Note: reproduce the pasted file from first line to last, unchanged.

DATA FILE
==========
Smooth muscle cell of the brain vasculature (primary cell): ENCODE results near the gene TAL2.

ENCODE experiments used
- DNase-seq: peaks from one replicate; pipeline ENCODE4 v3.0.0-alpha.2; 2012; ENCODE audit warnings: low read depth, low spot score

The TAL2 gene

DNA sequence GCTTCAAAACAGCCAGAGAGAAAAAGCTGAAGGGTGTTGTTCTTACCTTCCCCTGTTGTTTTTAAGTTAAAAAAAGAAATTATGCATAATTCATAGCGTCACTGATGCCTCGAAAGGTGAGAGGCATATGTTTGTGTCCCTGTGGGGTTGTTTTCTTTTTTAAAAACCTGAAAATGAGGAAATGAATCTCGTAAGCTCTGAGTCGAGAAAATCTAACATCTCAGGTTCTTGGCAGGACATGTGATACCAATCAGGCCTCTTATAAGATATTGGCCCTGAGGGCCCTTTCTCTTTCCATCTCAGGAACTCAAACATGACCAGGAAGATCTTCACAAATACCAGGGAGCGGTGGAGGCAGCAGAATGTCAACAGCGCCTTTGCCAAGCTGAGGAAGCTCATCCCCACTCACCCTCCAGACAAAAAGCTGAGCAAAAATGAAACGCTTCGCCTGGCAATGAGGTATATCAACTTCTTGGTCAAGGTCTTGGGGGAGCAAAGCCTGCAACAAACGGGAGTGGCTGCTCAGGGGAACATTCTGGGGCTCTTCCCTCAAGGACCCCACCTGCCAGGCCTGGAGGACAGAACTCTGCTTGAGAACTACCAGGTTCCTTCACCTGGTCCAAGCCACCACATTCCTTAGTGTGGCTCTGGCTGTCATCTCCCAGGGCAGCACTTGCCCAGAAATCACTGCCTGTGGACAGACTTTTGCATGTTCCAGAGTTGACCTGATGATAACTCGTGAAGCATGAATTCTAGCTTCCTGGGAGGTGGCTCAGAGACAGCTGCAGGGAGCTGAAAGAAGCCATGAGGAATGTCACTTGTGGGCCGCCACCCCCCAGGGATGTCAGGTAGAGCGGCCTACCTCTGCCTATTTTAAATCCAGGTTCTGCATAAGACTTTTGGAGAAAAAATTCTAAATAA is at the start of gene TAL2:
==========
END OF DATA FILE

Smooth muscle cell of the brain vasculature (primary cell): ENCODE results near the gene TAL2.

ENCODE experiments used
- DNase-seq: peaks from one replicate; pipeline ENCODE4 v3.0.0-alpha.2; 2012; ENCODE audit warnings: low read depth, low spot score

The TAL2 gene

DNA sequence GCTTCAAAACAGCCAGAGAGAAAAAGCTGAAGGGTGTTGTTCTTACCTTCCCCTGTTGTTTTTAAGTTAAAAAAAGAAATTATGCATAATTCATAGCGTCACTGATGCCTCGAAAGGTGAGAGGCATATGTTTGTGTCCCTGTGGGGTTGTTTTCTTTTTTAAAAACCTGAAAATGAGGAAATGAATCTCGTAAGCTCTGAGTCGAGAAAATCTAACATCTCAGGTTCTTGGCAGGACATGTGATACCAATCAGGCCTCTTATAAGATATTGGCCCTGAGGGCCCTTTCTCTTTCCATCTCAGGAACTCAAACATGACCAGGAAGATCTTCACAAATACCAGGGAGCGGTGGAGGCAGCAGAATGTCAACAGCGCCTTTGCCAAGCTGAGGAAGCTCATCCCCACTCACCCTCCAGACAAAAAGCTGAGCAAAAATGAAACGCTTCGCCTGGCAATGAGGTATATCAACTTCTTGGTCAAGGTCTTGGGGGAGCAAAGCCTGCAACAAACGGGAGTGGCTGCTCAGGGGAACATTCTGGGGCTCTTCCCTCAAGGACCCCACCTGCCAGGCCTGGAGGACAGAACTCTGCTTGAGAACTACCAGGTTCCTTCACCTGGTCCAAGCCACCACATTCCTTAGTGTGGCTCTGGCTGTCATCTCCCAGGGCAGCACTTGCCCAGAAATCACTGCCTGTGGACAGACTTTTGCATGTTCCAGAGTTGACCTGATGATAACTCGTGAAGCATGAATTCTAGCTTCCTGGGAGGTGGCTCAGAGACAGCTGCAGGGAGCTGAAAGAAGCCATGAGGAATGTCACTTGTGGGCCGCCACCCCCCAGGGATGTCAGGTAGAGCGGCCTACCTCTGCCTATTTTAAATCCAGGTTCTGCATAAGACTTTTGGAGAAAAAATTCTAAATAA is at the start of gene TAL2: